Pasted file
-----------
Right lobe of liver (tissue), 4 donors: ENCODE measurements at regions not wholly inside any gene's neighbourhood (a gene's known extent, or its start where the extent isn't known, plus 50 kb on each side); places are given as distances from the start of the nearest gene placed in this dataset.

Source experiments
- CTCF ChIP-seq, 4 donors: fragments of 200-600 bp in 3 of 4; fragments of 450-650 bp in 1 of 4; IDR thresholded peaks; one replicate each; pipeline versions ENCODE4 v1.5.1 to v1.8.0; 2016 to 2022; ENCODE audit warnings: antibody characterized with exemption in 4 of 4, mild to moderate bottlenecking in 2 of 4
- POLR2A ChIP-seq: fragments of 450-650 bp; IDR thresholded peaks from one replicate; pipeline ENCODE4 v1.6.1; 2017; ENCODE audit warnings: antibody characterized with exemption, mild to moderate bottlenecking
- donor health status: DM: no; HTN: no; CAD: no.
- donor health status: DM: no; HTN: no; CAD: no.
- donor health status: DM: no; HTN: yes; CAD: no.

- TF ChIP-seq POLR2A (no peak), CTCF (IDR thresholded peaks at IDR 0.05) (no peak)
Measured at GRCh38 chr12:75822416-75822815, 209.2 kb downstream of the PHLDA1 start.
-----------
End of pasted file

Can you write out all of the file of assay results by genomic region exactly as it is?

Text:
Right lobe of liver (tissue), 4 donors: ENCODE measurements at regions not wholly inside any gene's neighbourhood (a gene's known extent, or its start where the extent isn't known, plus 50 kb on each side); places are given as distances from the start of the nearest gene placed in this dataset.

Source experiments
- CTCF ChIP-seq, 4 donors: fragments of 200-600 bp in 3 of 4; fragments of 450-650 bp in 1 of 4; IDR thresholded peaks; one replicate each; pipeline versions ENCODE4 v1.5.1 to v1.8.0; 2016 to 2022; ENCODE audit warnings: antibody characterized with exemption in 4 of 4, mild to moderate bottlenecking in 2 of 4
- POLR2A ChIP-seq: fragments of 450-650 bp; IDR thresholded peaks from one replicate; pipeline ENCODE4 v1.6.1; 2017; ENCODE audit warnings: antibody characterized with exemption, mild to moderate bottlenecking
- donor health status: DM: no; HTN: no; CAD: no.
- donor health status: DM: no; HTN: no; CAD: no.
- donor health status: DM: no; HTN: yes; CAD: no.

- TF ChIP-seq POLR2A (no peak), CTCF (IDR thresholded peaks at IDR 0.05) (no peak)
Measured at GRCh38 chr12:75822416-75822815, 209.2 kb downstream of the PHLDA1 start.